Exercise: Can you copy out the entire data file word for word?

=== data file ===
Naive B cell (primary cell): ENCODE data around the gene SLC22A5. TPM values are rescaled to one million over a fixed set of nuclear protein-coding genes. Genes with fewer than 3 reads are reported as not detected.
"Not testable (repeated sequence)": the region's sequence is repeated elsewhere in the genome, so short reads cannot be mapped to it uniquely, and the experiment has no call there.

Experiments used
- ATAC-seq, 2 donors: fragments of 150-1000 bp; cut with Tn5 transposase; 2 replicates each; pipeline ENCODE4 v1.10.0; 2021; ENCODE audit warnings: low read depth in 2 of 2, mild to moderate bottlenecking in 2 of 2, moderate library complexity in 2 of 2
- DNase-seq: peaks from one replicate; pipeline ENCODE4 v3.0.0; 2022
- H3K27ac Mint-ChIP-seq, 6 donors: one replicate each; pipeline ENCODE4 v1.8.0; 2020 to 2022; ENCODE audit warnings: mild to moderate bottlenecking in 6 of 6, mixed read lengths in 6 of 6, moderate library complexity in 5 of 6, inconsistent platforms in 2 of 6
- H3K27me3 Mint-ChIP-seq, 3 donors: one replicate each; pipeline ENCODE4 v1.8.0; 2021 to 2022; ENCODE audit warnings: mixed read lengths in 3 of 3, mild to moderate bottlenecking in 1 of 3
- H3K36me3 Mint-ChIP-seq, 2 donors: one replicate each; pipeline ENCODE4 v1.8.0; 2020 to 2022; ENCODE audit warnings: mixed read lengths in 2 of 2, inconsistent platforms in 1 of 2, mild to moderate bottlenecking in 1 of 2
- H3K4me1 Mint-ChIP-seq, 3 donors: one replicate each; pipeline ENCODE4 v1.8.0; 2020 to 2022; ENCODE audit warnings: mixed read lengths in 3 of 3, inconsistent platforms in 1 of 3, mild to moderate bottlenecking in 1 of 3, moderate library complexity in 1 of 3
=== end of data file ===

Naive B cell (primary cell): ENCODE data around the gene SLC22A5. TPM values are rescaled to one million over a fixed set of nuclear protein-coding genes. Genes with fewer than 3 reads are reported as not detected.
"Not testable (repeated sequence)": the region's sequence is repeated elsewhere in the genome, so short reads cannot be mapped to it uniquely, and the experiment has no call there.

Experiments used
- ATAC-seq, 2 donors: fragments of 150-1000 bp; cut with Tn5 transposase; 2 replicates each; pipeline ENCODE4 v1.10.0; 2021; ENCODE audit warnings: low read depth in 2 of 2, mild to moderate bottlenecking in 2 of 2, moderate library complexity in 2 of 2
- DNase-seq: peaks from one replicate; pipeline ENCODE4 v3.0.0; 2022
- H3K27ac Mint-ChIP-seq, 6 donors: one replicate each; pipeline ENCODE4 v1.8.0; 2020 to 2022; ENCODE audit warnings: mild to moderate bottlenecking in 6 of 6, mixed read lengths in 6 of 6, moderate library complexity in 5 of 6, inconsistent platforms in 2 of 6
- H3K27me3 Mint-ChIP-seq, 3 donors: one replicate each; pipeline ENCODE4 v1.8.0; 2021 to 2022; ENCODE audit warnings: mixed read lengths in 3 of 3, mild to moderate bottlenecking in 1 of 3
- H3K36me3 Mint-ChIP-seq, 2 donors: one replicate each; pipeline ENCODE4 v1.8.0; 2020 to 2022; ENCODE audit warnings: mixed read lengths in 2 of 2, inconsistent platforms in 1 of 2, mild to moderate bottlenecking in 1 of 2
- H3K4me1 Mint-ChIP-seq, 3 donors: one replicate each; pipeline ENCODE4 v1.8.0; 2020 to 2022; ENCODE audit warnings: mixed read lengths in 3 of 3, inconsistent platforms in 1 of 3, mild to moderate bottlenecking in 1 of 3, moderate library complexity in 1 of 3